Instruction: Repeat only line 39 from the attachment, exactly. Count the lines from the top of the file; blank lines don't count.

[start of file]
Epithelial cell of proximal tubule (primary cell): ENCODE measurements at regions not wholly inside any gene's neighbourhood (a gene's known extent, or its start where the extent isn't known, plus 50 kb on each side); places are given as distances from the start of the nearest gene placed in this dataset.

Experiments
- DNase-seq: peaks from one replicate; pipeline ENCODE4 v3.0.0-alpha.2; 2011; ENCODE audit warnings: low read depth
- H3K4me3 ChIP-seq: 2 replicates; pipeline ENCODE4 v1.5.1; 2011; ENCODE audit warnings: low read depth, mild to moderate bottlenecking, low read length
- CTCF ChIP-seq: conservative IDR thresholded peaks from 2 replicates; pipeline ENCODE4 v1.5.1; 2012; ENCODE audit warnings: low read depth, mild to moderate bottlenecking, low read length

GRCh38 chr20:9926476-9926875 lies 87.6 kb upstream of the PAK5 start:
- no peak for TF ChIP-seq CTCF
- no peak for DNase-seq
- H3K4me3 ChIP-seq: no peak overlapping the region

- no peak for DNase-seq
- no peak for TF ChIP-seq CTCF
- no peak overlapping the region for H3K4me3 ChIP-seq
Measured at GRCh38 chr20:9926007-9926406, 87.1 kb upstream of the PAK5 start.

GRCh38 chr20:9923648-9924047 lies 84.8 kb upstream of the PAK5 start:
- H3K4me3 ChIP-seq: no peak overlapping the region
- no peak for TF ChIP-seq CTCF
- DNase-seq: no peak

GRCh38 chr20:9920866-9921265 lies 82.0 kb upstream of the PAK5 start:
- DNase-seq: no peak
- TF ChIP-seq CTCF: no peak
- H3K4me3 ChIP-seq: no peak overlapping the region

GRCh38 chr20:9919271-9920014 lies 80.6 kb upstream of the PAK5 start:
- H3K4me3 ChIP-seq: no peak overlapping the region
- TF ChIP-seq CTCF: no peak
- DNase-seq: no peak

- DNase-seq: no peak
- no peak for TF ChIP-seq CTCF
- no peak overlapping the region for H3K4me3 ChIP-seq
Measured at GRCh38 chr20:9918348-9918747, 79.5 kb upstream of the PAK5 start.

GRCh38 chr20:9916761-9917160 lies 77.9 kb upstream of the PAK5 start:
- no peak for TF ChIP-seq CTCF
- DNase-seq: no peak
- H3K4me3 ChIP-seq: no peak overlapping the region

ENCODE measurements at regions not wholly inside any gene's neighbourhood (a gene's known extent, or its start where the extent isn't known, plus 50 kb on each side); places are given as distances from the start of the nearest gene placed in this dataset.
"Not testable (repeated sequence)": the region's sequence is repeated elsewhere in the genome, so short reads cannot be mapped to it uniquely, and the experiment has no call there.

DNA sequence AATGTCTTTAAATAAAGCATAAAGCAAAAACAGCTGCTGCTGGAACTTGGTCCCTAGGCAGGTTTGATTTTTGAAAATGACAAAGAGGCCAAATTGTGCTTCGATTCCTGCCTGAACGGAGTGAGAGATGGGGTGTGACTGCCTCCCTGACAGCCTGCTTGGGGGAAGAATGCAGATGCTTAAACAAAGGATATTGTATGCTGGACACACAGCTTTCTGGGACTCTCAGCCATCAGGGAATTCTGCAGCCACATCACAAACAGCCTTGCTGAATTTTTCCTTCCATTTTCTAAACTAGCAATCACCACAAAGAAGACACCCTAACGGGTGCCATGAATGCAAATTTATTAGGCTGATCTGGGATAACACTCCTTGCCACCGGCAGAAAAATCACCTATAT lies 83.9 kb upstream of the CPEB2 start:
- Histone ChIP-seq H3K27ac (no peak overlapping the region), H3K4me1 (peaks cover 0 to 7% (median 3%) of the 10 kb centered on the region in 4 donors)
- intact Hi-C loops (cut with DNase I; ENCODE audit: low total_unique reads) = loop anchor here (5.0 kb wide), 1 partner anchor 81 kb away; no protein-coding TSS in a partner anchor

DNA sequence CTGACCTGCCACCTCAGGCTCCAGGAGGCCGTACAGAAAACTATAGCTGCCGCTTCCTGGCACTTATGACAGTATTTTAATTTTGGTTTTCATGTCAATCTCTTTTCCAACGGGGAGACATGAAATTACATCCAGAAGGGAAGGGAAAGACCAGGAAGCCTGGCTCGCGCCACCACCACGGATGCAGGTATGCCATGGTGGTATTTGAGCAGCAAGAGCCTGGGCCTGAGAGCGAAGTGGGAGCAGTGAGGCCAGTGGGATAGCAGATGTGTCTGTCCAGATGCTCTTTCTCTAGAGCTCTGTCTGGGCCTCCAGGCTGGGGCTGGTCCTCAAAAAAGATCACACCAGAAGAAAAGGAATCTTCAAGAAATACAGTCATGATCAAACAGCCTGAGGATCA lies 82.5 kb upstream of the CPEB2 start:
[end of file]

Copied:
DNA sequence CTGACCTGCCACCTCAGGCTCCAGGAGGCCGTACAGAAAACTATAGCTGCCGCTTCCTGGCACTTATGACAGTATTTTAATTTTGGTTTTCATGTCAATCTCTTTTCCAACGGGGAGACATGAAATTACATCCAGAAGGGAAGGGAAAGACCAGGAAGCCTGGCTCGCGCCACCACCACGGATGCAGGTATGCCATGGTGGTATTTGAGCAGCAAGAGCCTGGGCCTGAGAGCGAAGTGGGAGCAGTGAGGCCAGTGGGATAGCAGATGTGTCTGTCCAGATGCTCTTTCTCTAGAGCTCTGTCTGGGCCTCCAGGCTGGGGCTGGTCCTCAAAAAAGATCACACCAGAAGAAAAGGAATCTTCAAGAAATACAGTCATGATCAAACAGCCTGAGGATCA lies 82.5 kb upstream of the CPEB2 start: